Raspberry Pi Synth – Setting Up – Part 1

Working in the music technology industry, I love to tech around with hardware. The Raspberry Pi should be capable of being used as a synthesizer as it has the CPU power and audio outputs to do it.

This is the first part of getting the Raspberry Pi up and running as a synthesizer.

Equipment Required:
Raspberry Pi Model A or B
TV Input with HDMI or Composite Video Input
Windows Computer with SD Card reader/writer to setup SD Card
SD Card at least 4GB

We start off by writing an entire RPi Linux distribution to an SDCard. This example assumes raspbian linux distro and using the Win32Disk Imager program.

Download Raspbian Image

Unzip the image from the zip file, it should look something like:
2014-06-20-wheezy-raspbian.img

Download Win32DiskImager-0.9.5-install

Insert the SD Card into the PC and it should appear as another drive. Open up the DiskImager program, note that you may need to run it as Administrator to have raw access to the SD Card. Make sure you select the correct drive to burn it to or you may end up erasing your entire Hard Drive!
BurnImage

Once you have burnt the SD Card, it will appear as a 100MB SD Card. Don’t worry as Windows can’t read the Linux partition, but it is there.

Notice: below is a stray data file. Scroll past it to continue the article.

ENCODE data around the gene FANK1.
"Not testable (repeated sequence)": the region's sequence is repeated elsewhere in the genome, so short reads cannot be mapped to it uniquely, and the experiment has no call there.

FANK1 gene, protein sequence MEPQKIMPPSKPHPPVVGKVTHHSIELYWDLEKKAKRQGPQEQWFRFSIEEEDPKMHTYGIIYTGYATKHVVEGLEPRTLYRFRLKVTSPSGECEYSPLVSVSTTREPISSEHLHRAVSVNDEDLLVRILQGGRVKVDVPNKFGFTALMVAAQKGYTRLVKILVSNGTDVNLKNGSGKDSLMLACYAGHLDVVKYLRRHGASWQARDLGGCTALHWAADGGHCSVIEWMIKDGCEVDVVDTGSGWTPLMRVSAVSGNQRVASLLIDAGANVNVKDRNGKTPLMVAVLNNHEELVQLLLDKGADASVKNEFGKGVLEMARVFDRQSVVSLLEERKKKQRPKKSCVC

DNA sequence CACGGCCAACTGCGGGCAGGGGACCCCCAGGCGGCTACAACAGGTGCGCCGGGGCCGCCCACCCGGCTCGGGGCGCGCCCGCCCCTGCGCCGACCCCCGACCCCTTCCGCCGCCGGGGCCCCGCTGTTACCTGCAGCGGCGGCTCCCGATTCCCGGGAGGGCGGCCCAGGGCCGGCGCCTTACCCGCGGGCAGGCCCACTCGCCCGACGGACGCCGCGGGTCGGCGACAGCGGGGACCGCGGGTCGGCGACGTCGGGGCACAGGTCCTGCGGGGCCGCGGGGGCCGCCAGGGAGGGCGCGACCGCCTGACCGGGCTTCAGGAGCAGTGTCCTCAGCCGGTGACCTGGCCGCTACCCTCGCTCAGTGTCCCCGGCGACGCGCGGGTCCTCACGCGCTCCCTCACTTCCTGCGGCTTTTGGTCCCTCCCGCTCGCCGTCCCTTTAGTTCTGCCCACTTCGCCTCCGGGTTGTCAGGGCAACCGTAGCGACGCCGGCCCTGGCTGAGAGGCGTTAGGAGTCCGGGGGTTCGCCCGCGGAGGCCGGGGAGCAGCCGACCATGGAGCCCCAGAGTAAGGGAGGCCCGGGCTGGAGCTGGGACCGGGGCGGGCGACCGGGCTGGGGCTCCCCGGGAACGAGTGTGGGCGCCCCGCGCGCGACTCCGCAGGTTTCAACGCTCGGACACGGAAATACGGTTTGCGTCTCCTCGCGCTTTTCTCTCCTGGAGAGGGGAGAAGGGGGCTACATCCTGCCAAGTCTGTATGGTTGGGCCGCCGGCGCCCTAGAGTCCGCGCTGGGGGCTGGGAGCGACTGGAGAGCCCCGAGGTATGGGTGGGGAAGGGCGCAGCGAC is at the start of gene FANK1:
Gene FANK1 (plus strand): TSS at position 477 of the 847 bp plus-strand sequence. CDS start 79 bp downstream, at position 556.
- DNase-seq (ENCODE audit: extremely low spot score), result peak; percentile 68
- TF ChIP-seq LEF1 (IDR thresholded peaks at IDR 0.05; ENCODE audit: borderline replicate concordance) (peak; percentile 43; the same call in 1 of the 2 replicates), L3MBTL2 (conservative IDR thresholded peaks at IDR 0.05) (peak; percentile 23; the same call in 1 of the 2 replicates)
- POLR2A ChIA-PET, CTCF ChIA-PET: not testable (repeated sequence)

If you’re planning to use Composite output, make sure that you setup the config.txt file to use the correct SDTV mode.
If your TV is PAL, you’ll need to edit it to show sdtv_mode=2:
# uncomment for composite PAL
sdtv_mode=2
By default it is configured for NTSC.

Insert the SD Card into the Raspberry Pi and apply power.

If you’re using Composite TV, the image may not be full centred. In this case you’ll need to edit the config.txt file and modify the parts which have:
# uncomment the following to adjust overscan. Use positive numbers if console
# goes off screen, and negative if there is too much border
#overscan_left=16
#overscan_right=16
#overscan_top=16
#overscan_bottom=16

Sometimes the screen may appear too far to the left and you can’t see the first few words you’re typing, in this case add some overscan_left to correct the issue.

When you first start the Pi you’ll be greeted with a startup screen. Make sure you execute the first step which expands the File System to use the full SD Card size. See http://elinux.org/RPi_Resize_Flash_Partitions for more information

expand

expand2

Hi Ok. Select Finish and Reboot.

expand3

The default username and password are: User:’pi’ and Pass:’raspberry’

The next blog post will describe setting up the pi for easy remote access
Watch out for Part 2!

Advertisements